Virginia mom of three Brooke Taheri opted to spend her Valentine’s Day working on her taxes, never imagining the holiday could get any less romantic.
Then she discovered her identity had been stolen.
“You get that sinking feeling in your stomach,” said Taheri, 37, of Fairfax County, describing the moment she realized something was wrong.
Tax-related identity theft is a growing concern, according to the Internal Revenue Service, which named it as one of its “dirty dozen” tax scams of 2015.
“Preventing and detecting identity theft and refund fraud remains a top priority for the IRS," the government agency said in a statement. "We have added and strengthened protections in our systems, and we continue to make important progress in stoping identity theft and other fradulent refunds."
Last year, the IRS initiated 1,063 identity theft-related investigations and the Federal Trade Commission reported receiving 109,063 complaints about tax-related identity theft, according to the IRS website.
Taheri found out she was a victim when she tried to e-file her taxes and got a notice saying the IRS already received her forms.
“I was livid and completely frustrated,” Taheri said.
Yet submitting your tax return is the only way to uncover the distressing news before the tax season's deadline hits.
Credit card companies continually monitor customers’ behavior, making it easier for them to pick up on any unusual activity. The IRS, however, only connects with taxpayers once a year. Fraudsters typically file early, beating taxpayers to the punch and making it difficult for the IRS to detect discrepancies against employers’ information, which the government agency receives in late spring.
Since many Americans have yet to file their returns this tax season, it is too early to tell how many others are victims of tax-related identity theft although the majority should not be affected.
About 1.5 million taxpayers received Identity Protection PINs, a six-digit unique number, by the IRS last year as part of a pilot program. The agency provided them with the extra security measure to all identity theft victims, including those whose data was compromised in schemes unrelated to their taxes.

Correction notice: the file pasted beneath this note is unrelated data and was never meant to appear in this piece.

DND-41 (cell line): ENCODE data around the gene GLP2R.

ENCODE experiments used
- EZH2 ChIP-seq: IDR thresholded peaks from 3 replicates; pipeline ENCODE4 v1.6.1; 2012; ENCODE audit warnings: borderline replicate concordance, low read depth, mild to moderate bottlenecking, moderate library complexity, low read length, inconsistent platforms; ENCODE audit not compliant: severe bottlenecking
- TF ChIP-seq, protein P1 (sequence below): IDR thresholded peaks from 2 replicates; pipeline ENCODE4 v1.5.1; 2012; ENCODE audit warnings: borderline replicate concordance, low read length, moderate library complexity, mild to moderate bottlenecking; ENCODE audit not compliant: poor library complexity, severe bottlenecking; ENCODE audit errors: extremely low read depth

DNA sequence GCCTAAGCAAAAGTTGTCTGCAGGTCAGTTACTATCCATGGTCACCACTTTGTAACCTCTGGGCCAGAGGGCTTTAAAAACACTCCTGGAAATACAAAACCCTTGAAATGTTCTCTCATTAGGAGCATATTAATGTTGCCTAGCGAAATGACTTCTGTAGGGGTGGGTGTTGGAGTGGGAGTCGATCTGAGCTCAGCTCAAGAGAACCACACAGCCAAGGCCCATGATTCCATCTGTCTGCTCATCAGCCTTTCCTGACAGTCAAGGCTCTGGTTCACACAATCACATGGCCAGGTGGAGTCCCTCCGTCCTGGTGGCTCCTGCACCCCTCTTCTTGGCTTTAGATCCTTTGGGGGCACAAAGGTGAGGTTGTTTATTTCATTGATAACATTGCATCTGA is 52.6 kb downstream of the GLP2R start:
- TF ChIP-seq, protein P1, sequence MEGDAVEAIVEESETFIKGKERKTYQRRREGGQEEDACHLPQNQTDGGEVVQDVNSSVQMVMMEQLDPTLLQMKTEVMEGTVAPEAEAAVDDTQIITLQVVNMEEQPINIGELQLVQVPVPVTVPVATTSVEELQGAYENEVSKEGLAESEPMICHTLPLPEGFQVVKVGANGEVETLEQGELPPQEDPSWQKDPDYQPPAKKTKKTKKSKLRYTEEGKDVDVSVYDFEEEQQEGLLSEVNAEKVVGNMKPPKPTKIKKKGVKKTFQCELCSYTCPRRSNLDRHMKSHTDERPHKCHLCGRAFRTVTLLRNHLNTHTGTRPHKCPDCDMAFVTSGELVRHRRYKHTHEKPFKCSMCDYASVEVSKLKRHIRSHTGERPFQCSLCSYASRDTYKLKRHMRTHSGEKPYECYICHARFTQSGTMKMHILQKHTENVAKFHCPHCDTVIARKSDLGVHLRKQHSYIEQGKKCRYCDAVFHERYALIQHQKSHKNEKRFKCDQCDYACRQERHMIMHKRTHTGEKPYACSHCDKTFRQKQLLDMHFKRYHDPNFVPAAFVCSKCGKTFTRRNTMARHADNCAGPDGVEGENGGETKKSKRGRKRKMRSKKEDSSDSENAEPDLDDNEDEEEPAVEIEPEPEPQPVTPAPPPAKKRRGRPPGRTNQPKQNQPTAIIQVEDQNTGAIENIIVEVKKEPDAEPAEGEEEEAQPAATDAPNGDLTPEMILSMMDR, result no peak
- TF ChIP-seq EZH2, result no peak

The IRS also offered the PINs to another 1.7 million taxpayers whose accounts signaled they could be victims.
Filing early is one recommendation, but that didn’t prevent Taheri from experiencing a “very labor intensive” aftermath.
“Thus far I’ve spent over four hours on music hold with different federal and local government agencies and then once I talk to people it’s been another hour and a half,” she said.
Taheri filed a police report, contacted the IRS and the FTC, and checked with the Social Security Administration and other agencies to determine if her information had been used illegally, she said. And she still had to file her taxes, but now she must submit a paper copy along with an identity theft affidavit so the IRS can conduct its investigation, she said.
Updating your passwords and usernames regularly, and monitoring your credit report are a few other steps taxpayers should take to avoid identity theft, according to resources available on the FTC and IRS websites. Another suggestion: Don’t give your personal information when it is not required of you or through unsecure channels.
Taheri, who works in finance, admonished herself for failing to set up identity theft protection earlier. She said she has now signed up for it. Taheri is also keeping a close eye on her credit reports and planning how she’ll avoid this in the future.
“As soon as I get my W-2s and tax information, I will be filing as early as I physically can,” she said. “I will be the first to file.”
And after a headache-filled Valentine's day, Taheri — who wasn't expecting a big hoopla — was finally able to celebrate with her family.
"By the time I got off all the phone calls, I think we got carry-out."